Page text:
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The influence of experience on risk taking: results from a common-garden experiment on populations of Eurasian perch
Gustav Hellström and Carin Magnhagen
Behavioral Ecology and Sociobiology
Vol. 65, No. 10 (October 2011), pp. 1917-1926
Published by: Springer
Stable URL: http://www.jstor.org/stable/41414656
Page Count: 10
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Predation is often thought of as an unforgiving and strong selective force, quickly selecting against maladaptive behaviour in the prey. It is argued that experience is likely to have low influence on the phenotypic response to predation, as failing to react correctly to a predator may mean death to the prey and no second chance to leam and correct the behaviour. Individuals from different populations of Eurasian perch are known to differ in risk-taking behaviour. Variation in predation pressure has been suggested as a key factor causing these differences, but little is known about the underlying mechanism by which predation generates risk-taking phenotypes in perch. We compared the degree of boldness between two natural populations of Eurasian perch, living under different predation regimes, and the same populations hatched and reared under identical conditions, free from prédation. By this common-garden approach, we sought to investigate patterns in the influence of inheritance and experience on boldness phenotype. The wild fish differed in risk taking, with fish from the low predation-risk population acting bolder than fish from the high-risk environment. In the reared fish, both populations behaved equally bold. Only the fish originating from the high predation population showed different behaviour when comparing wild and reared ecotypes. Our results suggest that experience has an important impact on the response to predators and that geographic variation in risk taking between populations of Eurasian perch to a high degree is shaped by adjustments to the current environment. Habituation had an effect of risk-taking behaviour over the experimental period, but consistent differences between individuals were also found. Furthermore, we also show, by the estimation of variance components, that the behaviour we observe is affected by a range of random effects, such as aquaria and group membership, that in concert shapes the behaviour of an individual perch.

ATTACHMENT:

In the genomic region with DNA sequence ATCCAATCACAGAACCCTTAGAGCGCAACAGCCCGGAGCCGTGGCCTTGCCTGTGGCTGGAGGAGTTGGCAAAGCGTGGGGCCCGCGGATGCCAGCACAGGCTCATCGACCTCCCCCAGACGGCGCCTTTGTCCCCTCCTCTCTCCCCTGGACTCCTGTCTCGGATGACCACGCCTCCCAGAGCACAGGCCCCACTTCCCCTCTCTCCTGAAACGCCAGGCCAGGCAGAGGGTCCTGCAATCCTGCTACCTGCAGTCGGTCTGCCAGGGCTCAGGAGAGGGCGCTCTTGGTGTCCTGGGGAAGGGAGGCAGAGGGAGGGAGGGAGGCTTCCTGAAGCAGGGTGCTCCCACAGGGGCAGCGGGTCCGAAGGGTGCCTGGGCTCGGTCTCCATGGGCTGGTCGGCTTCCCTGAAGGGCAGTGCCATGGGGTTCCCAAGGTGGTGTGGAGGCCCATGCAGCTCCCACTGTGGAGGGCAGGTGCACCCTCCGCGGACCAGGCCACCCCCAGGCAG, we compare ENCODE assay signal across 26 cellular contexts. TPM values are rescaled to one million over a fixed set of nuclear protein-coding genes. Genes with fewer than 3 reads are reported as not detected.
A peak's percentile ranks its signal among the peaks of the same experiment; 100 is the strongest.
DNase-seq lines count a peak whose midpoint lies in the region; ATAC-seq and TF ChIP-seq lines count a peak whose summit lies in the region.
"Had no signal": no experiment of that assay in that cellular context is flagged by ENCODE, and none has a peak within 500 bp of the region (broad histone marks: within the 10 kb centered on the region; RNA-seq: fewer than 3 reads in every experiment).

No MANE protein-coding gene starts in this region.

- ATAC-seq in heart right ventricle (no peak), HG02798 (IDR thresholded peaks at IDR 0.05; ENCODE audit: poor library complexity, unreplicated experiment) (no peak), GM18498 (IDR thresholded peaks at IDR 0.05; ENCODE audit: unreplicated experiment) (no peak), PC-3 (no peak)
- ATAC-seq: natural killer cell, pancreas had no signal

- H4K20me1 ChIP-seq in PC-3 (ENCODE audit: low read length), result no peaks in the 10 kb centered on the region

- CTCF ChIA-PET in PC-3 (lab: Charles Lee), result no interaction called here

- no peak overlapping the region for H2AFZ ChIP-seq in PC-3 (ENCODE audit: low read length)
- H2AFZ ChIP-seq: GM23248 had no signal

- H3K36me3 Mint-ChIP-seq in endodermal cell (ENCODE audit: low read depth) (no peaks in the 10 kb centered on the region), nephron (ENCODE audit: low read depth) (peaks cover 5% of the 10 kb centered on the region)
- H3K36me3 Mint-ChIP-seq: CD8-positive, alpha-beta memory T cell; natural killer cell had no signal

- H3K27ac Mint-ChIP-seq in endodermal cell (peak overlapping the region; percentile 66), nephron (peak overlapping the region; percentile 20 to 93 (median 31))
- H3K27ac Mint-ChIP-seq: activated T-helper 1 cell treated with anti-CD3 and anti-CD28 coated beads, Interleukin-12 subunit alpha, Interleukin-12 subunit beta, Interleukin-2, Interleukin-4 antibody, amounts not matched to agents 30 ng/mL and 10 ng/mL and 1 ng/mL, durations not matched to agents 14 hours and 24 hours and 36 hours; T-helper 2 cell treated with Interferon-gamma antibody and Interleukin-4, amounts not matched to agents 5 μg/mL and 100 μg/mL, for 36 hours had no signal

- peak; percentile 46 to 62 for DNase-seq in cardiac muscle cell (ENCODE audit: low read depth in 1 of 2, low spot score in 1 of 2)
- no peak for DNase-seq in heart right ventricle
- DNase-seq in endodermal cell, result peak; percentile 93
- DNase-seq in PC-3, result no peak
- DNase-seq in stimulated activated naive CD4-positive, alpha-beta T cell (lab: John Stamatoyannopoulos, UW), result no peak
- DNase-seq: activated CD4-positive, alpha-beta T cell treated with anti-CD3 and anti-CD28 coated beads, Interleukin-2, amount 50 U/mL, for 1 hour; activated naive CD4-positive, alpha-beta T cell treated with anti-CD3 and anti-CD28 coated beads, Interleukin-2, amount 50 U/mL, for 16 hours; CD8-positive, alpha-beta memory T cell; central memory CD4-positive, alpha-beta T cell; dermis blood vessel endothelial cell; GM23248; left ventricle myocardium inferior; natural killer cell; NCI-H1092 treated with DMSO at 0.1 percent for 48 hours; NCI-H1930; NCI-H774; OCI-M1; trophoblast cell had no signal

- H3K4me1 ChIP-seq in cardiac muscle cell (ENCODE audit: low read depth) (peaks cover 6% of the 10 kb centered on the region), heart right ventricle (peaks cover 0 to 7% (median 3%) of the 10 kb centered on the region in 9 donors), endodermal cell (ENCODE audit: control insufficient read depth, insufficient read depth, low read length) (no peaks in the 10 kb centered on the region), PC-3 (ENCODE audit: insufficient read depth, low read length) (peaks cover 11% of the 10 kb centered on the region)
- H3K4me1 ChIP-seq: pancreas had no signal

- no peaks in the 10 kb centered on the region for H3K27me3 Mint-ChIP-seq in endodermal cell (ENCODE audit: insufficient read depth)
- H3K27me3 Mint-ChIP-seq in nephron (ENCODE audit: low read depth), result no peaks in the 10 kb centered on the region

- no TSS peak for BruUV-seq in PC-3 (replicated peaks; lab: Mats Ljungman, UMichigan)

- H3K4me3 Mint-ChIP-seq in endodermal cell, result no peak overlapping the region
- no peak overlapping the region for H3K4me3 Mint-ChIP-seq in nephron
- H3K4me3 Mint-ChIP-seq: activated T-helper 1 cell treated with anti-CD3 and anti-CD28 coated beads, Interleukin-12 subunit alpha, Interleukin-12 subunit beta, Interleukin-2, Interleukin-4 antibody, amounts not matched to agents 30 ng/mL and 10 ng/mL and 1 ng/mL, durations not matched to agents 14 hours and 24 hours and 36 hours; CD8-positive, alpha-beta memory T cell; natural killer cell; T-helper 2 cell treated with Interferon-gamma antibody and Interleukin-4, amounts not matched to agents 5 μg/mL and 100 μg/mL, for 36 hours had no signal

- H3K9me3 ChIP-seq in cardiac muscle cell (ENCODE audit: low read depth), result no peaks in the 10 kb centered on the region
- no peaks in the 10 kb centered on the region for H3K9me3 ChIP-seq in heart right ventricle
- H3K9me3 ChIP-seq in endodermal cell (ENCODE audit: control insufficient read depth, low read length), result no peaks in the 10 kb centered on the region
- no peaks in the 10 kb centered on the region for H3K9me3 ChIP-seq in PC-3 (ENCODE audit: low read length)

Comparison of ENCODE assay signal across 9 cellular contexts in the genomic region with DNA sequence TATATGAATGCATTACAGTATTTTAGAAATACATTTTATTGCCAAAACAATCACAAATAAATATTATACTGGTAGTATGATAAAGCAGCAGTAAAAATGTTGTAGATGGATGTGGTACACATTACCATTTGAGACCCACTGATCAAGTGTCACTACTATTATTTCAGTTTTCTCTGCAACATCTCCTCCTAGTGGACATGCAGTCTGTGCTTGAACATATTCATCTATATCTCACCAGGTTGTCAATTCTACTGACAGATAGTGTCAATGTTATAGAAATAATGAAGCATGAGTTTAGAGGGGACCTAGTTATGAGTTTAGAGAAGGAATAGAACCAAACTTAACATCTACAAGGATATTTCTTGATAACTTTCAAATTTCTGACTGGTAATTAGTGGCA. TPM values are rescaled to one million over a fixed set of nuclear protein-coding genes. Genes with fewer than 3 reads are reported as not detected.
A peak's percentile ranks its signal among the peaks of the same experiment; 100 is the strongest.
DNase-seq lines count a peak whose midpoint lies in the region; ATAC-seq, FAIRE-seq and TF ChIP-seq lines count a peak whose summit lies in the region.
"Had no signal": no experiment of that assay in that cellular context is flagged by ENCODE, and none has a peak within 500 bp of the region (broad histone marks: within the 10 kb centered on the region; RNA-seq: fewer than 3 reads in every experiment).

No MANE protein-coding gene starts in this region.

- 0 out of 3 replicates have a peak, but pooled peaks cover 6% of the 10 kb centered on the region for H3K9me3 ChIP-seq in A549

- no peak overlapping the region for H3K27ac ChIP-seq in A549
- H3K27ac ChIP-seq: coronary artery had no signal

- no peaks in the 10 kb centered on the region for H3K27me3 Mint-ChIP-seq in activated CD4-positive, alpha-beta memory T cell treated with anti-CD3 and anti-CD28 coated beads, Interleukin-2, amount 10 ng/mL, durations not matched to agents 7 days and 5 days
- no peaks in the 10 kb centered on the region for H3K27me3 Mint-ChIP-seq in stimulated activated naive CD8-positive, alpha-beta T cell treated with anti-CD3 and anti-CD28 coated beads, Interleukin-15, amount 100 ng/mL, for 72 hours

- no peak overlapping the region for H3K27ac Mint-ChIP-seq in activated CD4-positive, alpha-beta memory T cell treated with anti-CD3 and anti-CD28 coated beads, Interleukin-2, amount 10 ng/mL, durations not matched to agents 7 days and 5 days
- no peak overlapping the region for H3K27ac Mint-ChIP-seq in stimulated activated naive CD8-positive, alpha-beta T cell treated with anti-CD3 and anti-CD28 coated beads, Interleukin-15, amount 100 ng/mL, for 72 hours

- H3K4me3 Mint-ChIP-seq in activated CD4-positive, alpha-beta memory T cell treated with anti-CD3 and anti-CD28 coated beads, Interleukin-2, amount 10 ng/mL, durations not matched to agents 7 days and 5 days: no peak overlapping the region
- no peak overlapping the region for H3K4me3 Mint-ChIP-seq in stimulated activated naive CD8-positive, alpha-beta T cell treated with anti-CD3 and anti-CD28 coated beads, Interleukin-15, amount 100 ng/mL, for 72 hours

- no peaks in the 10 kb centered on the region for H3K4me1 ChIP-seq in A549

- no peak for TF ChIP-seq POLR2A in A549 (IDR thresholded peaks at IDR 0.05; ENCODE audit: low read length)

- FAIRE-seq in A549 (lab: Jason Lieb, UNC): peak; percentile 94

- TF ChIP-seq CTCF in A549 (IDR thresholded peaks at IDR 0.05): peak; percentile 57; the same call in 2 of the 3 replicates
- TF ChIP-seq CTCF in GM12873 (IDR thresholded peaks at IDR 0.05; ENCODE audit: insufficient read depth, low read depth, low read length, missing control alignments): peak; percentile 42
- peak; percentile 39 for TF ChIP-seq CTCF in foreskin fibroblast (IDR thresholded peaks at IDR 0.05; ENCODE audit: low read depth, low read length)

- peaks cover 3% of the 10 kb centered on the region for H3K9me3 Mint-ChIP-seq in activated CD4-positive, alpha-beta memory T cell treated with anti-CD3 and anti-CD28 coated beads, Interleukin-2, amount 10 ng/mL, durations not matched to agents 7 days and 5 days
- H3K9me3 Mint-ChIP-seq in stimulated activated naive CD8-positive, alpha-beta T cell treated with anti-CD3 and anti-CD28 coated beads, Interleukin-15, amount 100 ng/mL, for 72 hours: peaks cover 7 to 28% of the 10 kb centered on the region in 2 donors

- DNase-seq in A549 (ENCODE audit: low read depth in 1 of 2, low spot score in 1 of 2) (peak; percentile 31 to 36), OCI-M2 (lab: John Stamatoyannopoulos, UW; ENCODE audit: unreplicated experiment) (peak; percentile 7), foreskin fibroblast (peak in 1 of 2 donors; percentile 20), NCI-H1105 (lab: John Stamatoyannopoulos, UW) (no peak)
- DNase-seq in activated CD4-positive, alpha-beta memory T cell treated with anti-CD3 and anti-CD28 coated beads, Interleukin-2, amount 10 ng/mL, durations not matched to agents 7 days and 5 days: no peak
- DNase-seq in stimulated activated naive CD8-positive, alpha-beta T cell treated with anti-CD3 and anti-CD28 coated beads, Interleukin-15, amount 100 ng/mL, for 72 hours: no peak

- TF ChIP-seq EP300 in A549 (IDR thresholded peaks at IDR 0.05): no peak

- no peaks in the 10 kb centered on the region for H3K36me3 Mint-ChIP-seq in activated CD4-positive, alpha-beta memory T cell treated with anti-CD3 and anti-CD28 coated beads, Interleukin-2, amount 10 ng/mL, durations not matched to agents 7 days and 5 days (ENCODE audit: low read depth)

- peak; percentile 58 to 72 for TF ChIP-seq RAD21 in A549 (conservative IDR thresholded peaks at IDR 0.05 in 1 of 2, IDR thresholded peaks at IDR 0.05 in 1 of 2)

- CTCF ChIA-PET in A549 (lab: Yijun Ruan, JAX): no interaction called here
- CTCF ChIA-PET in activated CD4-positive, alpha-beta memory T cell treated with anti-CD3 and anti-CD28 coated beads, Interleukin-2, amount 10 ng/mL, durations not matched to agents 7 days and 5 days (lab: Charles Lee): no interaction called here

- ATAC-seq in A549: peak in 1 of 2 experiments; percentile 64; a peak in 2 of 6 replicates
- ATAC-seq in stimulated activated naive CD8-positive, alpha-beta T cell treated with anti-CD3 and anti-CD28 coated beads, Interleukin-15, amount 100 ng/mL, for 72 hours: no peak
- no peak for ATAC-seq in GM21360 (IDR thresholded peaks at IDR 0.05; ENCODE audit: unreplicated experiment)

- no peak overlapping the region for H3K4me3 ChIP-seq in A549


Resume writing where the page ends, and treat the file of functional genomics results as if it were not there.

Behavioral Ecology and Sociobiology © 2011 Springer